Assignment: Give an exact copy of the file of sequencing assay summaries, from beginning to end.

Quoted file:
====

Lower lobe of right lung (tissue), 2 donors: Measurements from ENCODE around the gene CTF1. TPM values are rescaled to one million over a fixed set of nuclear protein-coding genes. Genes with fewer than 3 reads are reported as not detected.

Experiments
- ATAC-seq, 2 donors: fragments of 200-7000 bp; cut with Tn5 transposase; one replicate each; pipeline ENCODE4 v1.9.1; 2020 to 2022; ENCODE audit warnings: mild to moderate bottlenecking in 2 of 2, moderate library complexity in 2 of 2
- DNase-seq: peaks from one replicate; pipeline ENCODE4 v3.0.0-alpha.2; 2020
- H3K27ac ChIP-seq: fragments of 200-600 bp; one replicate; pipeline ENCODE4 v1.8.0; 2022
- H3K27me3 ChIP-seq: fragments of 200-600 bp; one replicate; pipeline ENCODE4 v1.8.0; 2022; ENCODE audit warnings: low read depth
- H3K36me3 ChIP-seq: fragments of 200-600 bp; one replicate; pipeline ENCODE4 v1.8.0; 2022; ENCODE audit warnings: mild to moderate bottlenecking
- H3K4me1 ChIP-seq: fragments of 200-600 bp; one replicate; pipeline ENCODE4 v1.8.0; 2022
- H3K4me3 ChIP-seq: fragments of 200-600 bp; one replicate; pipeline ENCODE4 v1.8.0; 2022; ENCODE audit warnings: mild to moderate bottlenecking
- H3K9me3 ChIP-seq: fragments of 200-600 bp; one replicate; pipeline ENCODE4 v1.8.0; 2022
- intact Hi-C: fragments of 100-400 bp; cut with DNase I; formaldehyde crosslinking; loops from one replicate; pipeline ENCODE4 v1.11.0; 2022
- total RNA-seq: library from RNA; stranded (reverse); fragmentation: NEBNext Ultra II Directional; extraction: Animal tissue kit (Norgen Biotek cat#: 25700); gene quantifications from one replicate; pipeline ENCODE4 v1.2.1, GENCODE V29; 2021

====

Lower lobe of right lung (tissue), 2 donors: Measurements from ENCODE around the gene CTF1. TPM values are rescaled to one million over a fixed set of nuclear protein-coding genes. Genes with fewer than 3 reads are reported as not detected.

Experiments
- ATAC-seq, 2 donors: fragments of 200-7000 bp; cut with Tn5 transposase; one replicate each; pipeline ENCODE4 v1.9.1; 2020 to 2022; ENCODE audit warnings: mild to moderate bottlenecking in 2 of 2, moderate library complexity in 2 of 2
- DNase-seq: peaks from one replicate; pipeline ENCODE4 v3.0.0-alpha.2; 2020
- H3K27ac ChIP-seq: fragments of 200-600 bp; one replicate; pipeline ENCODE4 v1.8.0; 2022
- H3K27me3 ChIP-seq: fragments of 200-600 bp; one replicate; pipeline ENCODE4 v1.8.0; 2022; ENCODE audit warnings: low read depth
- H3K36me3 ChIP-seq: fragments of 200-600 bp; one replicate; pipeline ENCODE4 v1.8.0; 2022; ENCODE audit warnings: mild to moderate bottlenecking
- H3K4me1 ChIP-seq: fragments of 200-600 bp; one replicate; pipeline ENCODE4 v1.8.0; 2022
- H3K4me3 ChIP-seq: fragments of 200-600 bp; one replicate; pipeline ENCODE4 v1.8.0; 2022; ENCODE audit warnings: mild to moderate bottlenecking
- H3K9me3 ChIP-seq: fragments of 200-600 bp; one replicate; pipeline ENCODE4 v1.8.0; 2022
- intact Hi-C: fragments of 100-400 bp; cut with DNase I; formaldehyde crosslinking; loops from one replicate; pipeline ENCODE4 v1.11.0; 2022
- total RNA-seq: library from RNA; stranded (reverse); fragmentation: NEBNext Ultra II Directional; extraction: Animal tissue kit (Norgen Biotek cat#: 25700); gene quantifications from one replicate; pipeline ENCODE4 v1.2.1, GENCODE V29; 2021